Thanks to my long time friend Lynnette for sending this to me this morning.....
It's just a small white envelope stuck among the branches of our Christmas tree. No name.....
no identification, no inscription. It has peek through the branches of our Christmas tree
for the last ten years or so. It all began because my husband Henry hated Christmas, not
the true meaning of Christmas, but the commercial aspects of it, overspending, the frantic
running around at the last minute for a tie for uncle Harry and the dusting powder for Granny.
The gifts given in desperation because you couldn't think of anything else.
Knowing he felt this way, I decided one year to by-pass the usual shirts, sweaters, ties
and so forth. I reached for something just for Henry. The inspiration came in an unusual
way. Our son, Kevin, who was twelve that year, was wrestling at the junior level at the
school he attended Shortly before Christmas, there was a match scheduled against a team
sponsored by an inner-city church, mostly Black young boys. These youngsters dressed in
sneakers so ragged that the shoestrings were the only thing holding them together, presented
a sharp contrast to our boys in their spiffy blue and gold uniforms and sparkling new
As the match began I was alarmed to see the other team was wrestling without headgear, a
light helmet to protect the head and ears. It was a luxury the rag-tag team just could not
afford! We ended up walloping the team, took every weight class. As each of the boys got up
off the mat, he swaggered in his tatters with false bravado, a kind of street pride that
couldn't acknowledge defeat. Henry, seated beside me, shook his head sadly. ' I wish just
one of them could of won. They have a lot of potential, but losing like this could take the
heart right out of them.'
Henry loved kids. All kids, and he knew them, having coached little league, football, baseball
and lacrosse. That is when the idea for the present came. That afternoon, I went to the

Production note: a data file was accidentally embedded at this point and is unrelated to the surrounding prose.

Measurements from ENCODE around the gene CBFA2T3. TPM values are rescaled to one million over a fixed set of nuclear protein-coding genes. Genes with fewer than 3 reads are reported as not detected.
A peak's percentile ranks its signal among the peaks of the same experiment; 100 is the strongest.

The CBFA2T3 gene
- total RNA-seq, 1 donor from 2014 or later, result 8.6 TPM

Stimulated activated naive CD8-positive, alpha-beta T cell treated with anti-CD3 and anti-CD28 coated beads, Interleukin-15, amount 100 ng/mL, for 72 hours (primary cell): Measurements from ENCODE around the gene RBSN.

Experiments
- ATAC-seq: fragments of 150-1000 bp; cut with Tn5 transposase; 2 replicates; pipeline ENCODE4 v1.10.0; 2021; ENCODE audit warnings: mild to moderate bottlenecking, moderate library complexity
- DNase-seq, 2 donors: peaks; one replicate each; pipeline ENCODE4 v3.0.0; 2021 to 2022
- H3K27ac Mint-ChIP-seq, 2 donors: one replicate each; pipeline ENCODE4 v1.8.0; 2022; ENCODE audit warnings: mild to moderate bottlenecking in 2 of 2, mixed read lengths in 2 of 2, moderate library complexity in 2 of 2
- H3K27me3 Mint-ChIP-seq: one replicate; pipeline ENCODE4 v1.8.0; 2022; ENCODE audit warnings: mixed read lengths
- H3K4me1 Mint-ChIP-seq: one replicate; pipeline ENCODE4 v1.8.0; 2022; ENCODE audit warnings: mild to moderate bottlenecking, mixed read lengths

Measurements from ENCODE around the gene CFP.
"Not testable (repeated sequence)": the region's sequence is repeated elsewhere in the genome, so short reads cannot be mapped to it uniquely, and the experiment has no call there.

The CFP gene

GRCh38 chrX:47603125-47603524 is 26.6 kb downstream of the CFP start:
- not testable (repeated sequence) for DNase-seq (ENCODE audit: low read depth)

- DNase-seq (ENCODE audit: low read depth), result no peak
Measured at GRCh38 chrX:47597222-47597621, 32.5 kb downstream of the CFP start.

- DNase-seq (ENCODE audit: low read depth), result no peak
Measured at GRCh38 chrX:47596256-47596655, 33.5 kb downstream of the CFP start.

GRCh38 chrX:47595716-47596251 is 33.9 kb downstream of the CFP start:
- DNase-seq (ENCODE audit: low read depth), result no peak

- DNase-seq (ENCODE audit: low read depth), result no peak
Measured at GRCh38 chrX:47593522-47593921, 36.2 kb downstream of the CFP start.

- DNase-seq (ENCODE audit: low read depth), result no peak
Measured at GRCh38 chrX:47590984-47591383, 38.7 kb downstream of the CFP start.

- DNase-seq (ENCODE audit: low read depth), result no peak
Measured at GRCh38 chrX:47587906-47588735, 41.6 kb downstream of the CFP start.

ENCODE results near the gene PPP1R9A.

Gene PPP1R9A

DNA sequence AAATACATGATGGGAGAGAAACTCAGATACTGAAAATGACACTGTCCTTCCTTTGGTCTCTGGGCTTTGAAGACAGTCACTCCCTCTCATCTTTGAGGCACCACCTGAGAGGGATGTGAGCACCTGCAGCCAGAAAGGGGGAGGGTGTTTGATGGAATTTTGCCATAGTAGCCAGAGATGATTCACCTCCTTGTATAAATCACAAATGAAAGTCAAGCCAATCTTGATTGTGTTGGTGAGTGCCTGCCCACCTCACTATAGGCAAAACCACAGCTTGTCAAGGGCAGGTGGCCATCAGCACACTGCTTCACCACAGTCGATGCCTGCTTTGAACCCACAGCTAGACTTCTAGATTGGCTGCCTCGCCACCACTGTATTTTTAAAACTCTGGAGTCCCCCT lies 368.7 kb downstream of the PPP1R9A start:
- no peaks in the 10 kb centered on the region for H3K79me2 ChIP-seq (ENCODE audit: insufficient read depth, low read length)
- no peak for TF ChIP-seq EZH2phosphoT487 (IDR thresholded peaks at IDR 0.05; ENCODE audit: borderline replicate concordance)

sporting goods store and bought an assortment of wrestling headgear, and shoes and sent
them anonymously to the inner-city church. On Christmas eve, I placed the envelope on the
tree, the note inside telling Henry what I had done, and that it was his gift from me. His
smile was the brightest thing about Christmas that year and the succeeding years since.
For each Christmas I have followed that tradition. One year sending a group of mentally
handicapped to a hockey game, another year sending a check to a pair of elderly brothers
whose home burnt down the week before Christmas, and on and on. The envelope became the
highlight of our Christmas. It was always the last thing opened on Christmas morning, and
our children, ignoring their new toys and such, would stand wide eyed in anticipation as
their dad would reach for the envelope and reveal it's contents.
As the children grew, the toys gave way to more practical gifts, but the envelope never lost
its allure. The story doesn't end there. You see, we lost Henry last year. When Christmas rolled
around, I was still wrapped up in grief, I barely got the tree up. But there I was on Christmas
eve placing that envelope. When I came down in the morning my envelope had been joined by three
others! Each of our children, unbeknownst to me and the others, had placed an envelope on the
tree for their dad.
The tradition has grown, and will someday expand even further with our grand children standing
around their tree in anticipation as their fathers take down the envelope. Henry's spirit,
like Christmas spirit, will always be with us. May we all remember Christ, who is the reason
for the season, and the true Christmas spirit this year and always. God bless, and pass this
on to your friends and loved ones...........................
Hope you enjoyed this story.